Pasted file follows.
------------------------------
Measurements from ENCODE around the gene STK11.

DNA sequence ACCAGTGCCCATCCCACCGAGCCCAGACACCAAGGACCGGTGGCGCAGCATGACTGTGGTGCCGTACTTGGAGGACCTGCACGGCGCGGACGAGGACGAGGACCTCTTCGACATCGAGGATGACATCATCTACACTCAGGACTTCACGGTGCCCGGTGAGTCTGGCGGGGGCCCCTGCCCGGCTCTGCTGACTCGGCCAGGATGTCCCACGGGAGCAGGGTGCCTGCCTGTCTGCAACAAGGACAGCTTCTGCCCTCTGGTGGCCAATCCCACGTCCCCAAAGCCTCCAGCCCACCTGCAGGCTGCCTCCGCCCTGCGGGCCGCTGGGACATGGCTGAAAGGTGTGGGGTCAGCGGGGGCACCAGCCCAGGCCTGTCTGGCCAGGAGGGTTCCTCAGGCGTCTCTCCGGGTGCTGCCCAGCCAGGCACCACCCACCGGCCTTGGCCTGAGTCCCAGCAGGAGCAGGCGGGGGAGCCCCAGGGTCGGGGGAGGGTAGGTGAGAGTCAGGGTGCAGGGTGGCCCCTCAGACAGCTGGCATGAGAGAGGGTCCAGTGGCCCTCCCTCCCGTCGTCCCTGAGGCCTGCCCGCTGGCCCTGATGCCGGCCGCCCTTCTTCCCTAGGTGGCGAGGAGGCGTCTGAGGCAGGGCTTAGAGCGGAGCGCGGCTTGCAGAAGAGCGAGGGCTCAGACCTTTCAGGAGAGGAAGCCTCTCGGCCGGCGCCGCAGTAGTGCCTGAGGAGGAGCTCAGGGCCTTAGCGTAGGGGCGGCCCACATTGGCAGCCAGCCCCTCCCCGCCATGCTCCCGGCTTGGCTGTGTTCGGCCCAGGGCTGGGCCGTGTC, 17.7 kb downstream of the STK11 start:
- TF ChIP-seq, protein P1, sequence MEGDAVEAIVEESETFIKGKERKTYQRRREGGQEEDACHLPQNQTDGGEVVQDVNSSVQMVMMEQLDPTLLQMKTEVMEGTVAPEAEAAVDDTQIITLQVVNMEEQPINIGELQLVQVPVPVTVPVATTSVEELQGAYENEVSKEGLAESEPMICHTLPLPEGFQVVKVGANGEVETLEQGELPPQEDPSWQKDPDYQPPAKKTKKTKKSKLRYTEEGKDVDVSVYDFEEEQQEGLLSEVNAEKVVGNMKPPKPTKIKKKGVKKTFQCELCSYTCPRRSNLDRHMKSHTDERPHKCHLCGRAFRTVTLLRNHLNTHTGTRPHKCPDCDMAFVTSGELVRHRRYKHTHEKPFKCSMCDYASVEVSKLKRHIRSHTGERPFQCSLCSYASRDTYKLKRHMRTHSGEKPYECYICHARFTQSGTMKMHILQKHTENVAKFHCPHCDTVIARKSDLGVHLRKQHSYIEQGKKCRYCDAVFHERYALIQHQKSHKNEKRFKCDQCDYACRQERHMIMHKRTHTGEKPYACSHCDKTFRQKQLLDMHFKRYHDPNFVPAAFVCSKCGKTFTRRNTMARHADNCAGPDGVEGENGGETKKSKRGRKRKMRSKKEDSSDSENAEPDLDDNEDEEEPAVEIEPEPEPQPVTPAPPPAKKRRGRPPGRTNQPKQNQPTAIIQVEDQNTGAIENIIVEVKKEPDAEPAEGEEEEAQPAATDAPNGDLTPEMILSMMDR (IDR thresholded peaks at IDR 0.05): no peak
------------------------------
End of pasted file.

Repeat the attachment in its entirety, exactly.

Measurements from ENCODE around the gene STK11.

DNA sequence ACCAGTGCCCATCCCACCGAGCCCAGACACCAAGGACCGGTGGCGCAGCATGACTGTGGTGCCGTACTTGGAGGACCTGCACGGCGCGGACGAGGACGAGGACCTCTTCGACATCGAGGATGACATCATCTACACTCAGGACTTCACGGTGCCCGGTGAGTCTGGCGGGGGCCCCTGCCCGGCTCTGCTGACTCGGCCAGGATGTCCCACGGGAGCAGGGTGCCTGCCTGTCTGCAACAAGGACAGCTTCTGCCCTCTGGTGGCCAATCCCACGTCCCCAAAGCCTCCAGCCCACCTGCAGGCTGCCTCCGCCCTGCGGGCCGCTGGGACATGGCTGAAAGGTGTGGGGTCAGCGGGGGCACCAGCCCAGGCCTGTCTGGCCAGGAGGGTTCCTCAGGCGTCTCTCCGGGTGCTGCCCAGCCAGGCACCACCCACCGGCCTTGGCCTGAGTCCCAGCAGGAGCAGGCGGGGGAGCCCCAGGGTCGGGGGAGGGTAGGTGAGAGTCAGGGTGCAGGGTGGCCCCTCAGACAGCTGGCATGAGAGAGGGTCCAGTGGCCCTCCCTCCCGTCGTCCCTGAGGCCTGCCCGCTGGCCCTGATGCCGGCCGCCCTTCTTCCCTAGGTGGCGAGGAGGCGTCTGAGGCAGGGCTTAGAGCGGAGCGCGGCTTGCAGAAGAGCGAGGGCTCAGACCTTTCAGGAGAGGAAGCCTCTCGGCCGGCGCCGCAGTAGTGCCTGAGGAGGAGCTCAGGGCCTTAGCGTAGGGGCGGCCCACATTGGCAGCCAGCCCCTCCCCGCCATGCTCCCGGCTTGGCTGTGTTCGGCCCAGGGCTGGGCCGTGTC, 17.7 kb downstream of the STK11 start:
- TF ChIP-seq, protein P1, sequence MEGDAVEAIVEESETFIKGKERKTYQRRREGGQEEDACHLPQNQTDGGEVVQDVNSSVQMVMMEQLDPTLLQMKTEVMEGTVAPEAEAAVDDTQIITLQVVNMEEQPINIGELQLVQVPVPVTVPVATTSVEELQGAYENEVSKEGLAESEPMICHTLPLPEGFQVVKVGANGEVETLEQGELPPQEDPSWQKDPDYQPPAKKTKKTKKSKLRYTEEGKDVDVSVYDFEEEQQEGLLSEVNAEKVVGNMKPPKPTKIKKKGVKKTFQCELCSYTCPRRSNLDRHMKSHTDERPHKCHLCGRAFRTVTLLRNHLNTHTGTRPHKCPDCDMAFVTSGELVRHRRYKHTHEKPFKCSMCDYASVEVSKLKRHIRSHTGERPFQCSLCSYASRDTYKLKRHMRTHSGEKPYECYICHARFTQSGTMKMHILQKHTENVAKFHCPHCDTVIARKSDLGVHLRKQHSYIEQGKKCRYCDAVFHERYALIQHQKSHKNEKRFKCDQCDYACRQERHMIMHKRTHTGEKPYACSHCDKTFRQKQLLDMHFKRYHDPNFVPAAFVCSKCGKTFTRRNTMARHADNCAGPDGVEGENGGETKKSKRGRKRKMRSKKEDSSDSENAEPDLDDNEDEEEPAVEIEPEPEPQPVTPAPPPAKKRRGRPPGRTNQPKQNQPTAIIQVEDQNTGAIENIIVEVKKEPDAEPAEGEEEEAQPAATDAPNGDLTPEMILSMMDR (IDR thresholded peaks at IDR 0.05): no peak